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ORIGINAL ARTICLE  EXERCISE PHYSIOLOGY AND BIOMECHANICS 

The Journal of Sports Medicine and Physical Fitness 2020 April;60(4):501-9

DOI: 10.23736/S0022-4707.19.10274-5

Copyright © 2019 EDIZIONI MINERVA MEDICA

lingua: Inglese

Does the inclusion of ballistic exercises during warm-up enhance short distance running performance?

Maria H. GIL 1, 2, Henrique P. NEIVA 1, 2, Ana R. ALVES 2, 3, António C. SOUSA 1, 2, Pedro DUARTE-MENDES 4, 5, Mário C. MARQUES 1, 2, Daniel A. MARINHO 1, 2

1 Department of Sport Sciences, University of Beira Interior, Covilhã, Portugal; 2 Research Center in Sports Sciences, Health Sciences and Human Development (CIDESD), Covilhã, Portugal; 3 Department of Arts, Humanities and Sports, Polytechnic Institute of Beja, Beja, Portugal; 4 Department of Sport and Well-Being, Polytechnic Institute of Castelo Branco, Castelo Branco, Portugal; 5 SHERU - Sport, Health and Exercise Research Unit, Polytechnic Institute of Castelo Branco, Castelo Branco, Portugal



BACKGROUND: Warm-up is considered essential to optimize running performance, but little is known about the effect of specific warm-up tasks, specifically in the real competitive context. The current study aimed to verify the acute effects of a warm-up including ballistic exercises in 30m running performance. In addition, a second 30m trial was assessed to better understand the warm-up effects in training/competition.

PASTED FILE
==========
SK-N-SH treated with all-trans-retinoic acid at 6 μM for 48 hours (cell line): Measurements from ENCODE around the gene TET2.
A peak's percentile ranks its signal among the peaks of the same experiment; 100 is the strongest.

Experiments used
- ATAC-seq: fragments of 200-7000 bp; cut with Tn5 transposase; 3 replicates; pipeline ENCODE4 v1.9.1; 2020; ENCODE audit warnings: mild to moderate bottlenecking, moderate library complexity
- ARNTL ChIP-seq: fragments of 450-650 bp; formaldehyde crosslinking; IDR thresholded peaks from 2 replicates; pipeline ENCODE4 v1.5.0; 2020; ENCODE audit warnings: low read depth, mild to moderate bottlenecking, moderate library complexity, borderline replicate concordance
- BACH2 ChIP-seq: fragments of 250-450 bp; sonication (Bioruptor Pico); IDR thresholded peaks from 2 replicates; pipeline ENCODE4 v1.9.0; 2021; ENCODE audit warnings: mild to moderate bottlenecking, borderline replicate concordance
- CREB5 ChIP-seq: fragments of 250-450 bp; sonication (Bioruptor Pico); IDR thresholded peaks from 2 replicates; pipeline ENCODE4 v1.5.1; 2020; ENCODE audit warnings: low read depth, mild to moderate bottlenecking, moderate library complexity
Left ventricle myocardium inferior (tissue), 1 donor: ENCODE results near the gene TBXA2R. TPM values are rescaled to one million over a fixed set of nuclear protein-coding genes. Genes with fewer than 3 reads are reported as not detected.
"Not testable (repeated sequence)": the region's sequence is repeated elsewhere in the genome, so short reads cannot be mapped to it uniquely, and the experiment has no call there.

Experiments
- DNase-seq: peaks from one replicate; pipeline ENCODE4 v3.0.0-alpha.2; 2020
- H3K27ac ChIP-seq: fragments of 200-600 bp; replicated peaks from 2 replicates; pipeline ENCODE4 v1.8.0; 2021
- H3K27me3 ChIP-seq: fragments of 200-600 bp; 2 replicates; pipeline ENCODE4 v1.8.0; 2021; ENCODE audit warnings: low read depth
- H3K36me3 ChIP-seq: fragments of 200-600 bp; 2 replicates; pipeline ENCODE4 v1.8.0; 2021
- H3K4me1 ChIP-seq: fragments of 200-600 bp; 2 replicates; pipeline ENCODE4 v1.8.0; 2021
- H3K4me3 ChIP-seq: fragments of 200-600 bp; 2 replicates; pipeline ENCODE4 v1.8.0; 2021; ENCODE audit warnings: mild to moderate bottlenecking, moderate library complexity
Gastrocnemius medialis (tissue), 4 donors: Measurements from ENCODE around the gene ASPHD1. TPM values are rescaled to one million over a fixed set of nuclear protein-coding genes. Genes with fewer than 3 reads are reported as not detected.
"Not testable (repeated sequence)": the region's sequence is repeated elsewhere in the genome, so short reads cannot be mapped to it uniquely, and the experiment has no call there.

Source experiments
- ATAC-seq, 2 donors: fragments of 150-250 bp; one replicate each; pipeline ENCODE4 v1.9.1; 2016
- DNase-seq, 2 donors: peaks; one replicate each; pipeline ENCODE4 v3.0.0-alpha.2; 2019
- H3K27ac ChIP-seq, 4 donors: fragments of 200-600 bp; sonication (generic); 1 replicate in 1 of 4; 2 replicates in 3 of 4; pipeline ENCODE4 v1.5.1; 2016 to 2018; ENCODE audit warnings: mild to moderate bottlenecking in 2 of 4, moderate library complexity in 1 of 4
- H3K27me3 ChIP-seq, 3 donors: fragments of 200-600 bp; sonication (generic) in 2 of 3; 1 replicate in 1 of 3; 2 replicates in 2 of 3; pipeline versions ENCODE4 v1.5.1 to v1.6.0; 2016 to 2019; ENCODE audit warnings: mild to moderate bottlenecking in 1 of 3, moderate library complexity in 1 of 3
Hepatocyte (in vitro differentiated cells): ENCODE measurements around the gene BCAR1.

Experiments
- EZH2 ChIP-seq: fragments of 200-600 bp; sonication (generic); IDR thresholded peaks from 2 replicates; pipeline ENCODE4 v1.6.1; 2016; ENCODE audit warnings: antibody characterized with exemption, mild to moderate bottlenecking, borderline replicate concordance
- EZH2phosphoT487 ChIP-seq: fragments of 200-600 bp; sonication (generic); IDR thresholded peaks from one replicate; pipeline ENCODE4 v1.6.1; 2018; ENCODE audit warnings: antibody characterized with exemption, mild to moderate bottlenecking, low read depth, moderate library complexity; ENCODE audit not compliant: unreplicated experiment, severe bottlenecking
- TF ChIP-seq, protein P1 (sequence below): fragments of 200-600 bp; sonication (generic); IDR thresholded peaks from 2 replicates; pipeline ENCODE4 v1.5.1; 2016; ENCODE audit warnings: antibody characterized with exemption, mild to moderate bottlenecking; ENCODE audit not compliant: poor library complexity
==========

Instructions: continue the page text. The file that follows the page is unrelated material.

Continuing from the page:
METHODS: Twenty-two men (19.32±1.43 years-old) randomly completed the time-trials on separate days and after a typical warm-up (WU), a WU complemented with ballistic exercises (postactivation potentiation [PAP]) or no warm-up (NWU). Biomechanical, physiological and psychophysiological variables were assessed.
RESULTS: The participants were 1.9% faster in the first 30m sprint after WU compared with NWU, mainly increased performance in the first 15m (P=0.03, ES=0.48). WU resulted in greater stride length in the last 15m of the first sprint. PAP did not differ from NWU and WU, despite eight participants performed better after this warm-up.
CONCLUSIONS: These results highlight the positive effects of warm-up for sprinting, despite failed to evidence positive effects when ballistic exercises are included. In addition, the influence of warm-up in the running technique was highlighted by the changes in the running kinematics and a need for individualization of warm-up procedures.


KEY WORDS: Warm-up exercise; Athletic performance; Physiology

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